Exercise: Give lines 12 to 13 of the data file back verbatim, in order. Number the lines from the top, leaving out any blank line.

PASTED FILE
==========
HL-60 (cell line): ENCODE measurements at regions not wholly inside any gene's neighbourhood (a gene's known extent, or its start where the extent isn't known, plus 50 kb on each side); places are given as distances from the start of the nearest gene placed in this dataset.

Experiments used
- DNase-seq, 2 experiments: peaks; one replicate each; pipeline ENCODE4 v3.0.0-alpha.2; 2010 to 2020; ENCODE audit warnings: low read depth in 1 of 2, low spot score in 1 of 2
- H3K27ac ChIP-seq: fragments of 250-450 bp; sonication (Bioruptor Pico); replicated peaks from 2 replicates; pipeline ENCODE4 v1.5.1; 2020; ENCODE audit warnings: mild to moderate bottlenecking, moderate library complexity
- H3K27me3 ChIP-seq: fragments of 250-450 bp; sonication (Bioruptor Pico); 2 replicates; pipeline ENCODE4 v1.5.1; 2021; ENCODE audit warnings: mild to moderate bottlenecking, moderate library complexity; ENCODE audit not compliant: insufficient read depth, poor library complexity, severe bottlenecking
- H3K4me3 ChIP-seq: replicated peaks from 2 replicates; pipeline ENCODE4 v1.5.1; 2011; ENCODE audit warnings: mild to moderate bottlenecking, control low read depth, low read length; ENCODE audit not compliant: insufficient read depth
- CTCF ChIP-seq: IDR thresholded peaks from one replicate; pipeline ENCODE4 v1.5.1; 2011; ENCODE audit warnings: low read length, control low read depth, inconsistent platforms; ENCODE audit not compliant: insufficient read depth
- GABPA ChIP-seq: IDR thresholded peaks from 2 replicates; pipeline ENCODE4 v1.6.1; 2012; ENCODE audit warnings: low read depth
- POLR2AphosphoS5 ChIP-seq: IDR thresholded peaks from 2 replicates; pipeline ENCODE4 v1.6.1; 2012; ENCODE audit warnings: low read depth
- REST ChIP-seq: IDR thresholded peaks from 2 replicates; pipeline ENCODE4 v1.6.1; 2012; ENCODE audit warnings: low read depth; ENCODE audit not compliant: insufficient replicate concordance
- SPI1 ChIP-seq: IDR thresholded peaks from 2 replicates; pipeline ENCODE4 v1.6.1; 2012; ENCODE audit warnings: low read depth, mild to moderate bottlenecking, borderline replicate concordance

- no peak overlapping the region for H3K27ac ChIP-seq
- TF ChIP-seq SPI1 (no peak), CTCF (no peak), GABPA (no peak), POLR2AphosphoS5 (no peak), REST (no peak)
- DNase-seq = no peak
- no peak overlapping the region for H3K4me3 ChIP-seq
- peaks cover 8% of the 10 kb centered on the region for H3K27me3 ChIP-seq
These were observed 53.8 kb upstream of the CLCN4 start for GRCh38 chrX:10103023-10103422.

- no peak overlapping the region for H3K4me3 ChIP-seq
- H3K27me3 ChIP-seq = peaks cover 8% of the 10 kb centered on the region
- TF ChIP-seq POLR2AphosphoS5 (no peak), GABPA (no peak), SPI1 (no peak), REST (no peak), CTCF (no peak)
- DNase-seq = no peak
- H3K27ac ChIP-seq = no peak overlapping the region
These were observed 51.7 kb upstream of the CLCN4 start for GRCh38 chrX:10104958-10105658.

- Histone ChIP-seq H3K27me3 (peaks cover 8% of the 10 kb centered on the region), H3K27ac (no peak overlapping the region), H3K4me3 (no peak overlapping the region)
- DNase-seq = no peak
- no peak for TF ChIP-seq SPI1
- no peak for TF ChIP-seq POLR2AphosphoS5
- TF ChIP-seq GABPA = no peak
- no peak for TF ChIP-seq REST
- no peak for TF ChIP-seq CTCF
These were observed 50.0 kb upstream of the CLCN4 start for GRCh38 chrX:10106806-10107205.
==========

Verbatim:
- no peak overlapping the region for H3K27ac ChIP-seq
- TF ChIP-seq SPI1 (no peak), CTCF (no peak), GABPA (no peak), POLR2AphosphoS5 (no peak), REST (no peak)